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Home Office data protection exemption clause challenged

Having successfully overturned an earlier high court decision, EU citizens have won the right to full access to records about them held by the Home Office or any other body after a legal battle by campaigners.

The unanimous ruling brings to an end a three-year challenge by campaign groups the3million and the Open Rights Group, begun in 2018 when they claimed that an “immigration exemption” clause within the Data Protection Act 2018 (DPA) unlawfully denied applicants access to their data. This exemption meant that an EU citizen seeking to challenge a decision to refuse settled status or future leave to remain in the UK was automatically handicapped because they did not have access to the records used against them.

The successful appeal follows a previous bid to overturn the immigration exemption in the DPA in a judicial review in 2018, during which the Home Office successfully argued that the law was necessary. In this appeal however, judges ruled against the Home Office’s consideration that immigration control policies “outweighed the benefits of the individual exercising their data subject rights”.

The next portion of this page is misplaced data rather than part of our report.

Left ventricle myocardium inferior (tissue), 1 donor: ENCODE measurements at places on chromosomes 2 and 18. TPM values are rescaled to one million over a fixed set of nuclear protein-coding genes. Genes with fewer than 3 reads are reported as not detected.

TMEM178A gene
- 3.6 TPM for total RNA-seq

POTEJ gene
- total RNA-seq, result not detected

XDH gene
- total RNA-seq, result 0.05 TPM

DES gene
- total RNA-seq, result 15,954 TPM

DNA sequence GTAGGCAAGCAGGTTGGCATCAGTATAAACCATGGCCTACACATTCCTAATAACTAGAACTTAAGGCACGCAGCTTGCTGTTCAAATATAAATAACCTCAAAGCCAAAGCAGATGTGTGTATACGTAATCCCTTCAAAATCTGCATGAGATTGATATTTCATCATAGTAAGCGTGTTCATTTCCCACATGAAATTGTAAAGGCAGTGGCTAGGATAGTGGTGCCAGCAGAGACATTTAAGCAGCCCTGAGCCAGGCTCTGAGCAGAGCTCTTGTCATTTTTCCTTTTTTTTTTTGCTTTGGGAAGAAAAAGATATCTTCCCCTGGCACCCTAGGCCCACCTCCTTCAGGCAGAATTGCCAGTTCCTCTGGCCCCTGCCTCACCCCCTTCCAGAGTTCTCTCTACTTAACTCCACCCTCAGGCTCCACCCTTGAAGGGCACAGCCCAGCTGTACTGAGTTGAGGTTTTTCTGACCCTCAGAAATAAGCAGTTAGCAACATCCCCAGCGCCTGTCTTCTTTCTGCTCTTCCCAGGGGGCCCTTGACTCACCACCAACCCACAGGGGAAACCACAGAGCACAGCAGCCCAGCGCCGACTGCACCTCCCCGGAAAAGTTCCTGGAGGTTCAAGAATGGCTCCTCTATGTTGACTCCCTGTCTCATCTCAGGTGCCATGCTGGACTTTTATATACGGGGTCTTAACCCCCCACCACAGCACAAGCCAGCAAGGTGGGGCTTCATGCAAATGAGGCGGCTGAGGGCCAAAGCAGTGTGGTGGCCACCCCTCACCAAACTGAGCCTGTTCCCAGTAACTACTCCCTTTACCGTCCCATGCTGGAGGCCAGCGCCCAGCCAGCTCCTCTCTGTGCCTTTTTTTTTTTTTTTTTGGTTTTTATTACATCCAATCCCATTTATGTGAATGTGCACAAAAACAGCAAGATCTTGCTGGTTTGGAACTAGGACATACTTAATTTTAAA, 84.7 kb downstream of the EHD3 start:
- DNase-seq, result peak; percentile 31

This latest ruling means that further legal arguments are required in order to establish what remedies must be put in place.

Sahdya Darr, Immigration Policy Manager at the Open Rights Group commented that the judges had “recognised that the immigration exemption drives a huge hole through data protection law” adding that public bodies should be allowed to deny subject access requests only in “exceptional circumstances ... such as during a criminal investigation”.

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